FORT PICKETT, Va. – Approximately 230 Marines from 24th Marine Expeditionary Unit descended upon Fort Pickett, Va., Feb. 7 in an unprecedented raid launched from USS Iwo Jima at sea more than 180 miles away.
The raid was part of an experiment planned by the Marine Corps Warfighting Laboratory and incorporated into Bold Alligator 2012, the largest amphibious exercise of its kind on the east coast in 10 years.
Bold Alligator 2012 pits a coalition of 10 nations against a notional aggressor nation. The enemy forces have established a terrorist camp in the area known in the real world as Fort Pickett. Several days prior to the raid, the 24th MEU and Iwo Jima Amphibious Ready Group sent a small force of reconnaissance troops into the area to survey the enemy position. Upon confirmation of the enemy’s presence, the coalition launched the raid.
The raid force was carried from Iwo Jima to Fort Pickett via a combination of three MV-22 Ospreys and two CH-53 Sea Stallions, each landing in several waves throughout the day.
The raid force consisted of the Marines and the equipment needed to hold and sustain a position inside the simulated enemy territory. The gear included a number of emergent technologies developed at Marine Corps Warfighting Laboratory in conjunction with partner research agencies, including the Office of Naval Research. These innovations included mobile solar power cells, small unit water purification systems, more efficient rations and a communications suite that provides increased command and control capabilities.
The improved communications system consists in part of a satellite-based radio and the command and control elements that tie into it onboard Iwo Jima. Ten of the radios, called the distributed tactical communications system, were deployed with the raid force. In addition to improving on-the-ground communication between Marines, the system also provided an enhanced ability to track individual Marines – the ship saw each radio as an icon on a large color display with a map overlay. In the past, this “blue force tracking” capability had been limited to vehicles, not individual troops.
Logistics advances that supported the experiment included better integration with the sea-basing capabilities of the Navy’s logistic ships. Most important, Navy T-AKE (logistics support and supply) ships have been cleared to launch and recover Ospreys, thus enabling ongoing resupply from the sea to forces well inland. This capability also will have significant implications for humanitarian and disaster relief missions in the future.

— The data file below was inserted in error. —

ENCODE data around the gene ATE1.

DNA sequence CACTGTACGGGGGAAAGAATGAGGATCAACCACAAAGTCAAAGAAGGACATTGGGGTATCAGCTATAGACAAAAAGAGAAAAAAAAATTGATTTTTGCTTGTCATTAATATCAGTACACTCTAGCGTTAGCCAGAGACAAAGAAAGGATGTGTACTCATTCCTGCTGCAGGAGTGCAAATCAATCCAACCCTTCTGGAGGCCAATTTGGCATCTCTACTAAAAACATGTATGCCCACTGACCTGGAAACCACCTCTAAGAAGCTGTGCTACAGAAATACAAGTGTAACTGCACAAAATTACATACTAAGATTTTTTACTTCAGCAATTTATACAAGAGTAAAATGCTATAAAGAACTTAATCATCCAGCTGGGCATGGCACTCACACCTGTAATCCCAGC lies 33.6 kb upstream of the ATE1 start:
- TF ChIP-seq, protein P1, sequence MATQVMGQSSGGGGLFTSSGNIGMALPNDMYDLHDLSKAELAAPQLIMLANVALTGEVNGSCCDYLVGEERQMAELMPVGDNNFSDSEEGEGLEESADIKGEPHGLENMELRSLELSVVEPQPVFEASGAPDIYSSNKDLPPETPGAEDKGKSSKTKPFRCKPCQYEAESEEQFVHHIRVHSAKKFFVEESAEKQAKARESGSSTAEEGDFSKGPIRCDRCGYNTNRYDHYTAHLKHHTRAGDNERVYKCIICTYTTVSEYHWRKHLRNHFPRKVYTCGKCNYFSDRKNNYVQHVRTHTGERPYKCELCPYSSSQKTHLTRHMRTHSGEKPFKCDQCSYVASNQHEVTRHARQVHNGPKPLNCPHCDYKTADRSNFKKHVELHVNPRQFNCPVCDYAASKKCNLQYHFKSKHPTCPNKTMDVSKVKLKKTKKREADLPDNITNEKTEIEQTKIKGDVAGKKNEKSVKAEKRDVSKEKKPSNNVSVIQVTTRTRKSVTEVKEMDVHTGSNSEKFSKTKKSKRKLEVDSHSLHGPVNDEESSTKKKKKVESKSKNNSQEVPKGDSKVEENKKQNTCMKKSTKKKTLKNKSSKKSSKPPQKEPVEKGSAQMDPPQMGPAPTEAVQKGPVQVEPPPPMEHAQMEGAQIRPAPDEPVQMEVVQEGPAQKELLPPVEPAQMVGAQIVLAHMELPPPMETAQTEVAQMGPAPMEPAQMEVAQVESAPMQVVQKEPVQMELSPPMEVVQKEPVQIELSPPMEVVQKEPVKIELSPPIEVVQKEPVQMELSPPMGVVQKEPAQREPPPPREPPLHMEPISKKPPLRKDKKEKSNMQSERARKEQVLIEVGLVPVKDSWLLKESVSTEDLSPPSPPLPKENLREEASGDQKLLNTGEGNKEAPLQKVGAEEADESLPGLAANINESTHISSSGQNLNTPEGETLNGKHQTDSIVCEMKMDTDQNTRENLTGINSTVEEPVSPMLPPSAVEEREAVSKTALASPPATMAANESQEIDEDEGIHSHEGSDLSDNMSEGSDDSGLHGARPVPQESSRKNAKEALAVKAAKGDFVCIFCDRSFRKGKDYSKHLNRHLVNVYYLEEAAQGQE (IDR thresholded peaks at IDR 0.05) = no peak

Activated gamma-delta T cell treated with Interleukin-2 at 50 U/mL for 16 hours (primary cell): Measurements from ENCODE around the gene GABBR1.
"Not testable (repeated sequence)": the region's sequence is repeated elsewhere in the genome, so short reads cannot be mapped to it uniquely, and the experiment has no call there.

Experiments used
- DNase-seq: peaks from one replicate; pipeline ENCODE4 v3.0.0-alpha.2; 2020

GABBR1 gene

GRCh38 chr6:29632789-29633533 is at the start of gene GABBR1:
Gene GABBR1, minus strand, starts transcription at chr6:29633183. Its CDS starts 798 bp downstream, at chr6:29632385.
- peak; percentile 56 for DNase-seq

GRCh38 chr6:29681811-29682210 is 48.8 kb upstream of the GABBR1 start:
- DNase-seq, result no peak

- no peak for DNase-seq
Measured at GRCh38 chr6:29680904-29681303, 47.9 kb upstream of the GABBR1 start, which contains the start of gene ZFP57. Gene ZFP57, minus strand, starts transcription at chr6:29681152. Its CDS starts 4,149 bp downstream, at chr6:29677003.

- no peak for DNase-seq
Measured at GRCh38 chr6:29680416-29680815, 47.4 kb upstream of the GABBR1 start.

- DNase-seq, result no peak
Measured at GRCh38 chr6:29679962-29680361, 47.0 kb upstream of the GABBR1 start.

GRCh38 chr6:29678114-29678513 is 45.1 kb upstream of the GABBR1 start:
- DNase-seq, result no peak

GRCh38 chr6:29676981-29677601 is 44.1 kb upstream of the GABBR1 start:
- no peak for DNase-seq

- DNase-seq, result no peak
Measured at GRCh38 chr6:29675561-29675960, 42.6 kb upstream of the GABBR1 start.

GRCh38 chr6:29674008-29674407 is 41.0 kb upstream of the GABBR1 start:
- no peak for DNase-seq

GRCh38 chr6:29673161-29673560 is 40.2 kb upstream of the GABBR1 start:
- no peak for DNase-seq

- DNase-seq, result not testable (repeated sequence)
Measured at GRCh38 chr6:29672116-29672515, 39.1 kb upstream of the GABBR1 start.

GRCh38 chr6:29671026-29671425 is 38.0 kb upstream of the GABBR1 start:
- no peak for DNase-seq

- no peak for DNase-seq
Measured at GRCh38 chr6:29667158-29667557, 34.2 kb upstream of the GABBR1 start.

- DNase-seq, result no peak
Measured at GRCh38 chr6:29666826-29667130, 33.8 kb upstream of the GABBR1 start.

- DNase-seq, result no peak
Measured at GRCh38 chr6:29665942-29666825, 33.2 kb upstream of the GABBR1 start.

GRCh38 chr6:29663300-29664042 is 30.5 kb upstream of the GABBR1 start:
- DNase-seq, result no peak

The technologies tested during the event were part of an overall effort by the Marine Corps and Navy to reestablish a focus on amphibious operations that allow smaller forces to be deployed more efficiently and with greater sustainability. Without them, a raid of this size could never be deployed and sustained so far inland.
“This is about enabling smaller units to go longer distances,” said commanding officer of the Marine Corps Warfighting Laboratory, Brig. Gen. Mark Wise. “Each of the technologies we’re using enables us to do that. We’re increasing situational awareness and becoming more efficient.”
The experiment will continue until Feb. 11, when it will culminate in a live fire exercise. The 24th MEU is also in the midst of its certification exercise, a requirement for future deployments, and one of three certifications rolled into the larger Bold Alligator 2012 event. Bold Alligator 2012 wraps up Feb. 13, ending two weeks of amphibious operations meant to revitalize the Navy and Marine Corps core capability of projecting power from the sea.
“This is exciting stuff,” said Wise. “This is not just a Marine Corps capability – we’re getting back to our amphibious roots. In Iraq and Afghanistan, our forces were heavy, now as we draw down we need to get lighter, to become that more capable ‘middleweight’ force. The only way we can meet this requirement is because of our relationship with the world’s finest Navy.”